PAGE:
Ice Cube's Overblown 'XXX' Factor

By Michael O'Sullivan
Washington Post Staff Writer
Friday, April 29, 2005

QUESTION: How can the average viewer be sure he's intelligent enough to appreciate all the thematic nuance, subtle acting and clever plot twists of "XXX: State of the Union," the action-packed sequel to the 2002 Vin Diesel vehicle?

Answer: By banging his head against a cinder block wall for five minutes.

For most people, the loss of 30 IQ points or so should do it. Loud, dumb and obnoxious, this latest installment in what promises to be an enduring franchise -- the film's closing dialogue practically guarantees a third movie -- is not for the highbrow. Frankly, it isn't even for the middlebrow, seeing as the film's story remains as defiantly impervious to logic as its hero is to bullets.

No, Diesel's character Xander Cage, a National Security Agency operative code-named XXX for his love of extreme sports (or possibly pornography), has not returned this time. As the film opens, we learn that Cage has recently perished in Bora Bora in a tragic hang-gliding accident. (Okay, I made that last part up. Just the hang-gliding part, not Bora Bora.) This, of course, clears the way for NSA recruiter Augustus Gibbons (Samuel L. Jackson) to spring convicted felon and disgraced soldier Darius Stone (Ice Cube) from prison to have him assist his former commanding officer Gibbons in a new mission to uncover and foil a coup d'etat by the psychopathic secretary of defense, Gen. George Octavius Deckert (Willem Dafoe).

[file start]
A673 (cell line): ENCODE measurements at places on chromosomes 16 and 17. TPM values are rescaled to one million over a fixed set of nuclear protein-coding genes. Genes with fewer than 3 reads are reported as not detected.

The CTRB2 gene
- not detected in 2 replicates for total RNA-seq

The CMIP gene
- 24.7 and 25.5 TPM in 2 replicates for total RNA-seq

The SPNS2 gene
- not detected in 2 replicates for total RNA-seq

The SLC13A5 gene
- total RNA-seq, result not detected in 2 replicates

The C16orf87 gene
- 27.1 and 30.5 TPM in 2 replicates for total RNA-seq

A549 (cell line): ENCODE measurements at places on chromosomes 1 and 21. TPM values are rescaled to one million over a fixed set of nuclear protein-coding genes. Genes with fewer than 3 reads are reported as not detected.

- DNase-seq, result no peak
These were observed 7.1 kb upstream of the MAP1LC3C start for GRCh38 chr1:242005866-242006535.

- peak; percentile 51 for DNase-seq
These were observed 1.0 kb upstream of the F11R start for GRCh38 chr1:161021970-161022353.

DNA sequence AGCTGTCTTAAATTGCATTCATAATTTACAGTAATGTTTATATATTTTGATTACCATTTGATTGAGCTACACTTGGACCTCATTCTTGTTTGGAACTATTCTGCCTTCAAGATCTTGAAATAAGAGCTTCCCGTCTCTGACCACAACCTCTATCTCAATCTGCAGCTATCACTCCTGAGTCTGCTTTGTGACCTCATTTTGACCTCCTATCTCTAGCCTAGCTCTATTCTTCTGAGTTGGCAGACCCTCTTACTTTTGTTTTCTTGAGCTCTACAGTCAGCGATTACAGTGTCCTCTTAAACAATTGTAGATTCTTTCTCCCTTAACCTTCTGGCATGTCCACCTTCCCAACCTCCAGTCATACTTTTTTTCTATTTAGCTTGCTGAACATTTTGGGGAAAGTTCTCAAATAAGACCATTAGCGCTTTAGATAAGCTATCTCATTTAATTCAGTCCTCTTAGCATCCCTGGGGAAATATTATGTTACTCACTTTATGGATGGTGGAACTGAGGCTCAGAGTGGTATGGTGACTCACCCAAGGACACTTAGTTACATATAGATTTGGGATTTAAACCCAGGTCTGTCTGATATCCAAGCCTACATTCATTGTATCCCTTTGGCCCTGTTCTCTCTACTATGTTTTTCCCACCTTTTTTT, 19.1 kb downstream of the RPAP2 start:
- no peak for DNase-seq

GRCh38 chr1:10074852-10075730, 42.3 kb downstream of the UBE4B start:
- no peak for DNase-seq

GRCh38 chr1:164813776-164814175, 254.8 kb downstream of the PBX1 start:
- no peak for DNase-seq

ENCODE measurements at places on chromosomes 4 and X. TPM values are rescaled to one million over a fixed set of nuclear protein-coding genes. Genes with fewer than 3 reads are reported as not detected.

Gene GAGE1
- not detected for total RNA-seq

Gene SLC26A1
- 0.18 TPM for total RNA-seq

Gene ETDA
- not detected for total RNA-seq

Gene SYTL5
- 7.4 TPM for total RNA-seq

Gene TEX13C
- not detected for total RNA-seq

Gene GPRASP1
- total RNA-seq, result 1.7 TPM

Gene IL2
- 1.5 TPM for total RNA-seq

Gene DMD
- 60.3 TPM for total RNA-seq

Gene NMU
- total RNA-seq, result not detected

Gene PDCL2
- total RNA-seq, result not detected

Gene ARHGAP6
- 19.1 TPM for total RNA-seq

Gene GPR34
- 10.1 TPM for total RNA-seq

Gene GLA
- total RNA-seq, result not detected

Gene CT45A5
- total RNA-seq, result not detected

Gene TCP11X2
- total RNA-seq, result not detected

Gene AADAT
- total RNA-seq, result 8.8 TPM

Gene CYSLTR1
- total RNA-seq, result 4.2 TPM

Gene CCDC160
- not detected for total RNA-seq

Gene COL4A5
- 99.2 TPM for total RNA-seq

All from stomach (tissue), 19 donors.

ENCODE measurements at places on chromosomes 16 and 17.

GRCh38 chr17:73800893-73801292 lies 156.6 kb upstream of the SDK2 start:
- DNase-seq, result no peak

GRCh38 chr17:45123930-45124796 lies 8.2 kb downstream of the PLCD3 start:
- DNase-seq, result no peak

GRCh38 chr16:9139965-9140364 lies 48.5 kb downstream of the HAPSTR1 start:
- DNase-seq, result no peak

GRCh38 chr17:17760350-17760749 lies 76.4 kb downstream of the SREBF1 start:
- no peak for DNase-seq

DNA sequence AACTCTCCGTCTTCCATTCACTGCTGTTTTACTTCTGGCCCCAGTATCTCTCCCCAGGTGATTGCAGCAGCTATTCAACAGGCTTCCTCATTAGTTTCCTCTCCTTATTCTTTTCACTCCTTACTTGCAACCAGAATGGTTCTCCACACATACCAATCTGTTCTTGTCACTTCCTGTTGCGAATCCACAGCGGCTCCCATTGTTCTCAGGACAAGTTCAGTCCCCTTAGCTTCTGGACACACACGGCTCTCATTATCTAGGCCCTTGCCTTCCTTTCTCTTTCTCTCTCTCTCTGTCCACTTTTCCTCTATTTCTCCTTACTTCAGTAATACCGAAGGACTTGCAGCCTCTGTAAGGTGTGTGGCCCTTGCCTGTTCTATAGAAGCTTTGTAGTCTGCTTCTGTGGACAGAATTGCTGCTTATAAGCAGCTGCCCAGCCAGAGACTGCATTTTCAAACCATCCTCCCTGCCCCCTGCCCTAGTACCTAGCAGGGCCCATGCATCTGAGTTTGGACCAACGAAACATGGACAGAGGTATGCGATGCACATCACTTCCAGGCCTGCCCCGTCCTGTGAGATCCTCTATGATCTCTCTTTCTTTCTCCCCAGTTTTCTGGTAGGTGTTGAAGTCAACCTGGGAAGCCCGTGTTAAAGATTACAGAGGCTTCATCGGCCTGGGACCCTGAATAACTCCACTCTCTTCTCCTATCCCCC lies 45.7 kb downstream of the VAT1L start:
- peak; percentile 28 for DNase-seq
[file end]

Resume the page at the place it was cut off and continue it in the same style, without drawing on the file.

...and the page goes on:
So what's with all the Roman-empire-sounding names? Don't ask me.

We're told that Darius ("Triple X" to Gibbons, "D" to lackluster if deeply cleavaged lady love Nona Gaye) has "special skills." But what exactly does that mean? Sure, he's unusually adept at handling all manner of muscle cars and military hardware, from pistols to tanks, but his true gift, according to Gibbons, is his "attitude" (translation: angry facial expression). Needless to say, Ice Cube brings it, as he has in almost every film he's ever made, with the possible exception of the two "Barbershop" comedies. Sadly, it's what passes for acting in a film in which practically every other scene contains a giant fireball and a half-dozen extras with assault rifles engaging in what looks like slo-mo modern dance while something blows up next to them.

"He's one man," say an overly optimistic Deckert about Darius's chances of stopping his nefarious plan. "What can one man do?"

Well, in addition to single-handedly saving the country from a military takeover, he can, in one 90-minute sitting and with one permanently cocked eyebrow, kill off several billion of my precious brain cells.

XXX: STATE OF THE UNION (PG-13, 101 minutes) -- Contains frequent action violence and some obscenity. Area theaters.

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